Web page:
The Buzz: California fares poorly again in Pew report on election conduct

State ranks near bottom

in how it runs elections

California again fares poorly in a national analysis of election administration by the Pew Charitable Trusts.

With an average score of 54 percent on a series of performance indices, California ranked 49th among 50 states. The state’s biggest downers were high numbers of unreturned mail ballots and an unfriendly website.

“California’s overall score increased from 2008 to 2012 but at a rate below the national average,” Pew said.

“If someone went to the secretary of state’s website in California, they can’t find out where their polling place is, they can’t find out what their voter registration status is,” said David Becker, Pew’s director of election studies.

Shannan Velayas, a spokeswoman for Secretary of State Debra Bowen, said the report unfairly castigates California in several respects, such as its high level of unreturned mail ballots. She said “we have a safety net” of allowing mail ballot voters to cast provisional ballots in person, but Pew also criticizes the state for its high number of provisional ballots.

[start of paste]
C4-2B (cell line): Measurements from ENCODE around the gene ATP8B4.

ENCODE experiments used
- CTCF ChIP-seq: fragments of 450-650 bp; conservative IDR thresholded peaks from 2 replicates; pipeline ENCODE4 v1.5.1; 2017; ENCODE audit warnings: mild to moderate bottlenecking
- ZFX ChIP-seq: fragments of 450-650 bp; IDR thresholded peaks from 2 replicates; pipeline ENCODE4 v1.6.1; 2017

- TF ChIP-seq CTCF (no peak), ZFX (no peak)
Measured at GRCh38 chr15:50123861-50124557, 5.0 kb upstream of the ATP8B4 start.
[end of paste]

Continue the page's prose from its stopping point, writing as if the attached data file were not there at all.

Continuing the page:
“A provisional ballot is not a bad thing,” Velayas said, contending that the analysis hits the state twice for the same thing.

– Dan Walters

Worth repeating

“They are literally becoming the dust bunny and dirty dish police.”

TIM DONNELLY, GOP candidate for governor, asserting that California’s Child Protective Services meddles too often in unwarranted cases, while devoting too little time to serious matters.